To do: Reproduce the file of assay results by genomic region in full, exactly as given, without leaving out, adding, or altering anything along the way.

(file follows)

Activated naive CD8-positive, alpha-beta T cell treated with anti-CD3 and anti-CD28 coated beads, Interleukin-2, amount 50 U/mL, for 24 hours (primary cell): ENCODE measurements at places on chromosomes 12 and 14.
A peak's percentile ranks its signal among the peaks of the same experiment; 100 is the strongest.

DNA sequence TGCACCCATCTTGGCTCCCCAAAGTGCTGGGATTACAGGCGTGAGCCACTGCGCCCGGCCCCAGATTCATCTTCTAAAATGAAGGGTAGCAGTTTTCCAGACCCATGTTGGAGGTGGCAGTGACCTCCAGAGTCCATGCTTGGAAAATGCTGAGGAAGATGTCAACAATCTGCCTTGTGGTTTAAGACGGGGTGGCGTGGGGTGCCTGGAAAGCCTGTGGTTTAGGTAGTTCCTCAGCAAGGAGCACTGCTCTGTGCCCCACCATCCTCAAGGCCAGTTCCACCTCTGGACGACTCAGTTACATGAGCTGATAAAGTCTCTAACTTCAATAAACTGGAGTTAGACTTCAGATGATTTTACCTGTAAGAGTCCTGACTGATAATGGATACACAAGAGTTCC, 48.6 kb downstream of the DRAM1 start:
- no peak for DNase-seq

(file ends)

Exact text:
Activated naive CD8-positive, alpha-beta T cell treated with anti-CD3 and anti-CD28 coated beads, Interleukin-2, amount 50 U/mL, for 24 hours (primary cell): ENCODE measurements at places on chromosomes 12 and 14.
A peak's percentile ranks its signal among the peaks of the same experiment; 100 is the strongest.

DNA sequence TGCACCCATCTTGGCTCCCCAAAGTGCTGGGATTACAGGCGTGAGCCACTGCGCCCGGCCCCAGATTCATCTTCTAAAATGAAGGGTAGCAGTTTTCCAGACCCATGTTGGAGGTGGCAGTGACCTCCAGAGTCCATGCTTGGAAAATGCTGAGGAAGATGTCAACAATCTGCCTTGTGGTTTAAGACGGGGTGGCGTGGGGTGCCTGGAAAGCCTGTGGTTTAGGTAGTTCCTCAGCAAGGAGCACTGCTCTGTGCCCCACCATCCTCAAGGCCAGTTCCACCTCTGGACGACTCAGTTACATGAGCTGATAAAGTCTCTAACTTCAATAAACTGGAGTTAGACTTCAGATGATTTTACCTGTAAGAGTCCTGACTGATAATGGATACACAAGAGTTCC, 48.6 kb downstream of the DRAM1 start:
- no peak for DNase-seq